Reaching a definitive diagnosis is the ultimate achievement for any practitioner. Treatment, prognosis, and expectations can be specifically tailored to provide our patients the best chance at improving their current state.
The reality is that achieving a true diagnosis is often a multi-step process with the common need for anesthetic procedures to procure tissue for evaluation. Despite improving morbidity and mortality rates of patients under anesthesia, it’s often a common barrier where clients decline further investigation due to cost, adverse effects of anesthesia, or worries that all of the work involved will produce a non-diagnostic sample. This situation leaves us with a big question:
What can we consider that is less invasive but still has the potential to provide an accurate diagnosis?
One option to consider may be veterinary PCR testing.
PCR is referred to as polymerase chain reaction and is a process where a single DNA biosample from feces, fluid, blood, and more is amplified or copied a million times. First, the section of DNA of interest is identified via denaturation. The annealing process then follows where the DNA sections are bound with a primer which acts as the complementary DNA strand.
The extension process then finalizes this connection. This process creates a new, exact copy of the section and is then repeated millions of times.
What this means for our diagnostic tests is that if the DNA of the pathogen in question is present, then that segment will be amplified, and once processed, the test will be positive. If the DNA is not present, the PCR test will be negative. Some PCR tests provide quantitative results as well.
As stated previously, primers are used to connect to a desired section of DNA in a sample. It almost acts like a name tag. But not all name tags are as clear as others, ie: is it Jeff or Geoff? Therefore, there is a chance that PCR tests for the same disease are not of equivalent sensitivity and specificity.
Now that we know how PCR testing works, when is it appropriate to use? Well, it depends.
Essentially, a PCR test can be performed on any tissue or fluid at any time. But to make this test work in the way we want, we must understand the pathophysiology of the diseases we are trying to rule out.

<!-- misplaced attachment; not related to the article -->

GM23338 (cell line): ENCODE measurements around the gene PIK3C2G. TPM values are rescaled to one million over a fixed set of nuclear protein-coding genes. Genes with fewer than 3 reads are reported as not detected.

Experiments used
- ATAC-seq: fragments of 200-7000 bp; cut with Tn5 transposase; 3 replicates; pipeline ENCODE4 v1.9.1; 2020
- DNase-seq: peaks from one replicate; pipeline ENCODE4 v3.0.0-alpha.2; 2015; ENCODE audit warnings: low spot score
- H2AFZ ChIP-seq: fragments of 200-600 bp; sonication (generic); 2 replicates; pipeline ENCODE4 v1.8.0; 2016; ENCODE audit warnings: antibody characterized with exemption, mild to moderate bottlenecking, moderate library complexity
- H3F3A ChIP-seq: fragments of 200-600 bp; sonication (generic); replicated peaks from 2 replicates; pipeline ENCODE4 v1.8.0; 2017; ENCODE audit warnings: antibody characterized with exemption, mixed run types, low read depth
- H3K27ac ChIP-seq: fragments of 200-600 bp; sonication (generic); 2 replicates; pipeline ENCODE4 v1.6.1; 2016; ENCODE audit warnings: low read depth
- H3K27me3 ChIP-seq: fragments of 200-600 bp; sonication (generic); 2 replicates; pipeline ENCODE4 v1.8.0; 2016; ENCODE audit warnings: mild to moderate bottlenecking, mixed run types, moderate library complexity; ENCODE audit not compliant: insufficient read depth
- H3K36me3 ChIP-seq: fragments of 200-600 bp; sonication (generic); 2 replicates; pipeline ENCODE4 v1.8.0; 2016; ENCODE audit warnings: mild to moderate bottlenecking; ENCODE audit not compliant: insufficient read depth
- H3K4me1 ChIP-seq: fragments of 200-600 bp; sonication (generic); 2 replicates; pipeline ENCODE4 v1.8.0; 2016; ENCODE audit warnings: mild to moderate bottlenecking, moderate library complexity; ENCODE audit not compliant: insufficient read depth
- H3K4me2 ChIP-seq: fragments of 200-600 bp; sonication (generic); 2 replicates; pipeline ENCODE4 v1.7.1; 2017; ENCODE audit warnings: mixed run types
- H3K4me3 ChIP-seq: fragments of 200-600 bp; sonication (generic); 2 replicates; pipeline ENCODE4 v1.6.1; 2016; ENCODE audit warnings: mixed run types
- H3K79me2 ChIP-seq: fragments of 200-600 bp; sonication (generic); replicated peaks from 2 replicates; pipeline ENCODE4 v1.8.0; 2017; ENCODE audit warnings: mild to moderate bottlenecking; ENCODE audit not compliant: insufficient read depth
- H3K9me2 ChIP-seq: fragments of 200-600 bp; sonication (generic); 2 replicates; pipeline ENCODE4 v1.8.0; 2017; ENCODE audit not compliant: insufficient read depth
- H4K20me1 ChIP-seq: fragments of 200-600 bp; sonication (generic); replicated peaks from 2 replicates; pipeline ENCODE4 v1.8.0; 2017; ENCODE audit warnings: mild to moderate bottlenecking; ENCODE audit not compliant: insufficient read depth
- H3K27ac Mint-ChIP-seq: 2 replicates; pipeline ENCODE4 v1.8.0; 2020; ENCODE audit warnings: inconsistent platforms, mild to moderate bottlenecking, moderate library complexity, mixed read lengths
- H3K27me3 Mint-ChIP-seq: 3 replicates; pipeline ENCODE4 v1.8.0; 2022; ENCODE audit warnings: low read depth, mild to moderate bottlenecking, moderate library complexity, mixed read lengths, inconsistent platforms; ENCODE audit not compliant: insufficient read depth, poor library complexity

Let’s take for instance disease A. We know that this disease lives primarily in the bloodstream for the entirety of its existence in the body. Therefore, it would be fair to submit a blood sample for PCR testing to understand if disease A is present. We would feel very confident that submitting a blood sample would rule in or out this disease.
However, what about disease B? This disease sometimes lives in the bloodstream but will then harbor in liver tissue as well depending on the stage of disease. Disease B is similar to how Chalmyida pssitaci acts in avian species. We could in theory submit a blood sample, and a positive test would confidently diagnose this disease. However, a negative test does not definitively rule out the disease as it could solely be in the liver at the time of testing. In this instance, PCR testing is a fair preliminary diagnostic, but further testing such as serology or even a biopsy may still be required.
Now take disease C: this infectious process has a respiratory manifestation but also a gastrointestinal one that may be mutually exclusive. This would be like Mycobacterium genevense for instance. If a PCR test for disease C states it can be run on a fecal sample or a sample from the respiratory tract, careful consideration must be taken when choosing the type of sample tested. For example, if the respiratory form of disease C is present, then sending a fecal sample for PCR testing would tell you very little about what is going on in the respiratory system.
Finally, PCR testing does not differentiate between viable and non-viable organisms, so the DNA of a pathogen can be found anywhere on any animal. Therefore, it is important to know what species the disease is actually able to infect. Let's take a positive result on a PCR screening for macrorhabdus ornithogaster, a common infectious agent in small parrots but yet to be reported as an infectious agent in medium to large parrots: If this disease was noted in a budgie or cockatiel, it’s likely to be clinically relevant. However, if a positive test was reported in a macaw, further inquiry into this bird's environment is warranted as the potential for contamination from another household bird would be more likely than a primary infection in this species.
What makes PCR testing so great is that we can take a single DNA molecule and turn it into millions of copies in a short time.
Veterinary PCR testing gives clinicians an opportunity to achieve a definitive diagnosis in a potentially minimally invasive way so long as the right sample is provided.
In case you didn’t know, Moichor helps you access these tests! Here is a list of PCRs currently offered. For more information on sample requirements please refer to our test menu.
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2. Palmieri C, Roy P, Dhillon AS, Shivaprasad HL. Avian mycobacteriosis in psittacines: a retrospective study of 123 cases. J Comp Pathol. 2013;148(2-3):126-138.
3. Baron HR, Stevenson BC, Phalen DN. Comparison of In-Clinic Diagnostic Testing Methods for Macrorhabdus ornithogaster. J Avian Med Surg. 2021;35(1):37-44.